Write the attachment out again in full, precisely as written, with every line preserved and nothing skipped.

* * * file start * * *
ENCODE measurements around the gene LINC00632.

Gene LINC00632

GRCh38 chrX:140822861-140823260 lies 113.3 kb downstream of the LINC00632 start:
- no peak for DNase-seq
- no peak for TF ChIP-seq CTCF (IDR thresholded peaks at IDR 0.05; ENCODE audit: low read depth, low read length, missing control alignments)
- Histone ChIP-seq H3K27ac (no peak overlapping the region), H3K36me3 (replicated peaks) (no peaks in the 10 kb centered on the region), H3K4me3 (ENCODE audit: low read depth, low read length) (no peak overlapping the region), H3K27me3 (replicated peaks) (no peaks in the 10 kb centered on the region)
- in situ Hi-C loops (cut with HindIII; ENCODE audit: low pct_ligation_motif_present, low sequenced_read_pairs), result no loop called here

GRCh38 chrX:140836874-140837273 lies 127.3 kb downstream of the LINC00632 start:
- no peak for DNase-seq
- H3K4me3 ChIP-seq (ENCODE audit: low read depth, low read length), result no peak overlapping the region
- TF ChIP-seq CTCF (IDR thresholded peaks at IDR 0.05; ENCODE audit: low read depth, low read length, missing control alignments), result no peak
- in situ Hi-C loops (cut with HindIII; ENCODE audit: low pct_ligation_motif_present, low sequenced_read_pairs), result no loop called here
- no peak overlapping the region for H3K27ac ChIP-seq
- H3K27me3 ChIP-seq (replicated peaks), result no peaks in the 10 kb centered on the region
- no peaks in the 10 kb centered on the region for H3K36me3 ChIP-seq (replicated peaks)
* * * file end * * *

ENCODE measurements around the gene LINC00632.

Gene LINC00632

GRCh38 chrX:140822861-140823260 lies 113.3 kb downstream of the LINC00632 start:
- no peak for DNase-seq
- no peak for TF ChIP-seq CTCF (IDR thresholded peaks at IDR 0.05; ENCODE audit: low read depth, low read length, missing control alignments)
- Histone ChIP-seq H3K27ac (no peak overlapping the region), H3K36me3 (replicated peaks) (no peaks in the 10 kb centered on the region), H3K4me3 (ENCODE audit: low read depth, low read length) (no peak overlapping the region), H3K27me3 (replicated peaks) (no peaks in the 10 kb centered on the region)
- in situ Hi-C loops (cut with HindIII; ENCODE audit: low pct_ligation_motif_present, low sequenced_read_pairs), result no loop called here

GRCh38 chrX:140836874-140837273 lies 127.3 kb downstream of the LINC00632 start:
- no peak for DNase-seq
- H3K4me3 ChIP-seq (ENCODE audit: low read depth, low read length), result no peak overlapping the region
- TF ChIP-seq CTCF (IDR thresholded peaks at IDR 0.05; ENCODE audit: low read depth, low read length, missing control alignments), result no peak
- in situ Hi-C loops (cut with HindIII; ENCODE audit: low pct_ligation_motif_present, low sequenced_read_pairs), result no loop called here
- no peak overlapping the region for H3K27ac ChIP-seq
- H3K27me3 ChIP-seq (replicated peaks), result no peaks in the 10 kb centered on the region
- no peaks in the 10 kb centered on the region for H3K36me3 ChIP-seq (replicated peaks)